making vinegar

Chino Valley, AZ

I am trying to make vinegar ( any kind to start with and then use the mother to make malt vinegar) I need to get a mother. Any sure ways to start one at home? Cathy

springfield area, MO(Zone 5b)

What EXACTLY is 'mother' LOL
Inquiring minds want to know.
How do you make vinegar anyway? And wouldn't it just be cheaper to buy some at the store?
or the health food store?
I have been using distilled white vinegar in my laundry and I have to admit it just keeps getting more and more $$ !

I think a gallon is like $3 now. I use a 1/4 cup in each load, so it adds up.

Chino Valley, AZ

"mother" is the bacteria starter to make vinegar. Simular process to yogart makingor sour dough bread making.
I want to make vinegar because I love malt vinegar and it is expensive. White vinegar has it uses but cooking with rice, malt, wine and cidar vinegar is rather much fun. The fermentation process interests me. ttfn, cathy

Naples, FL(Zone 10a)

Walmart runs it on sale pretty regularly. Worth watching for. I use it for laundry & cleaning too. I know what you mean.

Plano, TX

i like malt vinegar too but never made it
i have taken regular vinegar and flavored it for gifts--rosemary vinegar-etc

Litchfield, ME(Zone 5a)

This is a great thread I cant wait to see if someone comes up with the recipe.

Chino Valley, AZ

Got it !!!! Someone suggested Briggs cidar vinegar which is not cooked and has active culture or mother in it. I added Guinnes Ale ( no hopps) and it has a mother growing on the top. It smells great. I think I have to wait a while for it to fully develope. Some one from Dave's garden forums ( I post vinegar on a bunch) gave a way to test the acity. I am thrilled. Love talking with you all. Cathy

(Zone 6b)

Still no recipe.

Columbia Station, OH(Zone 5a)

use Google search..and type in
how to make vinegar
This is the 2nd URL that looks usable.
Hope this helps.

Virginia Beach, VA

I am in the process of making vinegar and has perhaps 10 gallons mostly fruits. Some are smelling nice. i used blended fruits from the yard, brown sugar water and off course yeast. i stir it everyday. I am on vacation right now and can not wait ito check. I know tht vinegar is cheap but I had to use pears from the yard and them mushy apples that are not eaten. i/ tend to buy a lot when I go for groceries and now i know what to do with them rather than composting them. I even used outdated ketsup so I will let you know. belle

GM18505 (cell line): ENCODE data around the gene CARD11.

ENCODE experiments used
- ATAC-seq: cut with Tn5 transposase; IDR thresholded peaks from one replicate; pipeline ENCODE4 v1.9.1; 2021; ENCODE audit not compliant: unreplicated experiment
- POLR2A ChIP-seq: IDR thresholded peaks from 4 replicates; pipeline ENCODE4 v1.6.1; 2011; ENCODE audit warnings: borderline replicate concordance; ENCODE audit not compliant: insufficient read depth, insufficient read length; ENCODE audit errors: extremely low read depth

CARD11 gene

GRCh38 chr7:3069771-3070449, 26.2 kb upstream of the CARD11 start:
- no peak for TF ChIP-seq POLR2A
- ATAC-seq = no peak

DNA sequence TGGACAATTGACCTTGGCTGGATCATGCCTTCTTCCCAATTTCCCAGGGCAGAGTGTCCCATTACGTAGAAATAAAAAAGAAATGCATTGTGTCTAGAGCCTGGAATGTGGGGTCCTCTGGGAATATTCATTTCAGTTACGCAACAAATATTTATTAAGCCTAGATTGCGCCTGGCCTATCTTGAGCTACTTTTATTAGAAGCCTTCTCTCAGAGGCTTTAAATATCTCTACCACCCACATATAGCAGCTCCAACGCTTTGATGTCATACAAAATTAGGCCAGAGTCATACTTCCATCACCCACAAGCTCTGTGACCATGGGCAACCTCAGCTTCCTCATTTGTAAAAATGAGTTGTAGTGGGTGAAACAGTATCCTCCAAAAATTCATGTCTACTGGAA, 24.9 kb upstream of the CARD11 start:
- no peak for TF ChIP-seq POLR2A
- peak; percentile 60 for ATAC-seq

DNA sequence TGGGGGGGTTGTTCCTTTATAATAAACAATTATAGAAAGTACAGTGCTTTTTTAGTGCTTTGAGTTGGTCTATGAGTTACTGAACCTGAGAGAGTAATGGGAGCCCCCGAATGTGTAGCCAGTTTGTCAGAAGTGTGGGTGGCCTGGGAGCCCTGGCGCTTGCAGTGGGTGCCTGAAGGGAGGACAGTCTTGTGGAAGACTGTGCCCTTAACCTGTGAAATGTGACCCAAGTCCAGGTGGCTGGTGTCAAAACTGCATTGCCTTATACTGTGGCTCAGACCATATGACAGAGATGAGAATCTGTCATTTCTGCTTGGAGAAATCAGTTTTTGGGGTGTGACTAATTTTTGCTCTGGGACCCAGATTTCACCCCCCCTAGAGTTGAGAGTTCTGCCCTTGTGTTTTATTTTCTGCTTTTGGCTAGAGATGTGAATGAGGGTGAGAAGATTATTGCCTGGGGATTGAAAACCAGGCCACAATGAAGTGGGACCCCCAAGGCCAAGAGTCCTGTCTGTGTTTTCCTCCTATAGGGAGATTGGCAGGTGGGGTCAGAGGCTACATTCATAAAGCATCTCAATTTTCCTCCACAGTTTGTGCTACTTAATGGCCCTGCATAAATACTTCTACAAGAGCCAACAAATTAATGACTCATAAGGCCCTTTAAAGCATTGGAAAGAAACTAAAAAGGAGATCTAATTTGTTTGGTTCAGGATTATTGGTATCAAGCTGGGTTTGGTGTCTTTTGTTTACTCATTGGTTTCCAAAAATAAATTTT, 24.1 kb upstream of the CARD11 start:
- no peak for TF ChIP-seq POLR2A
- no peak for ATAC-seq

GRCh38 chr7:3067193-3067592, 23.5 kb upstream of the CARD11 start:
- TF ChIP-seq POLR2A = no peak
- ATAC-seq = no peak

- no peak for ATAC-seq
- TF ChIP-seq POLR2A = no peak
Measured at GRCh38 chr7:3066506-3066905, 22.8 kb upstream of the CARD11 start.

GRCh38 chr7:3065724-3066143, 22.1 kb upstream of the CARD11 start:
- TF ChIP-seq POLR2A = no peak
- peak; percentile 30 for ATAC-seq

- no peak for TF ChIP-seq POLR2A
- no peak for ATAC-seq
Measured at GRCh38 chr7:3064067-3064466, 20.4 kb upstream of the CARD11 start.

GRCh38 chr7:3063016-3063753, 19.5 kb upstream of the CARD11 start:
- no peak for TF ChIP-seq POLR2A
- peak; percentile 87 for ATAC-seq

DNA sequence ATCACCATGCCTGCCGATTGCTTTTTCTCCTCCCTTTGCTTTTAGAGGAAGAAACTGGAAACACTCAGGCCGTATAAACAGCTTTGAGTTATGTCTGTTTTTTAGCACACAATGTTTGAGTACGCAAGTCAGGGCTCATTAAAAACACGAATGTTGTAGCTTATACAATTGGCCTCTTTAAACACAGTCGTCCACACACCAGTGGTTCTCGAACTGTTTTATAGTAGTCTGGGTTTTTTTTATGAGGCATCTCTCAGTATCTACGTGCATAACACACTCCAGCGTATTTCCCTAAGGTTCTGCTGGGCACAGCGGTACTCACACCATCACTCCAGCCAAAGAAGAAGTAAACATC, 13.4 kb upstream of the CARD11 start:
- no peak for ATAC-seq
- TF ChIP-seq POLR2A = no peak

Coos Bay, OR(Zone 9a)

I make apple cider vinegar and save the mother from year to year in a canning jar in a cool storage place. It takes much less time to make new vinegar when you have a "mother".

Virginia Beach, VA

What is a mother? Had you ever had one that did not become vinegar? How often do you make some? thanks, Belle

Coos Bay, OR(Zone 9a)

We have lots of apple trees on our place and we have an heirloom apple cider press. So, in the fall, some of the squeeze of the apples goes into my vinegar. I make it in a large pickle crock. After nearly filling the crock, I slip in the mother. I cover the crock with a clean towel and tie it nice and tight with string. It is placed in the cool basement. Then, we wait.
It takes several months even with a mother. Without the mother, it would take several more month yet. The fermentation smells heavenly. I think if it smells bad it is bad. This apple cider vinegar is just wonderful for cooking, dressings and, of course, your gums will love you for it. Yes, gums. Nothing better for gums. I some in the bathroom and swish it through my gums.
The mother floats on the top of the vinegar and gets thick as time goes by. Before removing the vinegar, you take out the mother and put her in a jar for next year. Don't worry about some getting in the vinegar...The mother is the healthiest part.
I do not know if an apple cider vinegar mother could be used for other vinegars.

Virginia Beach, VA

I still does not understand a mother and what is a gum. I hate to be a nuisance with these ?? Thank you, Belle

Coos Bay, OR(Zone 9a)

Belle--Here is the definition from Wikopedia
Mother of vinegar is a substance composed of a form of cellulose and acetic acid bacteria that develops on fermenting alcoholic liquids, which turns alcohol into acetic acid with the help of oxygen from the air. It is added to wine, cider, or other alcoholic liquids to produce vinegar.

Mother of vinegar can also form in store-bought vinegar if there is some non-fermented sugar and/or alcohol contained in the vinegar. While not appetizing in appearance, mother of vinegar is completely harmless and the surrounding vinegar does not have to be discarded because of it. It can be filtered out using a coffee filter, used to start a bottle of vinegar, or simply left in and ignored.
The gum's that surround your teeth. LOL

Virginia Beach, VA

I thank you for the explanatio. sometimes I get very dense!! LOL!!! Had you ever had anything turn bad on you? I stir them everyday and they all smell good. Belle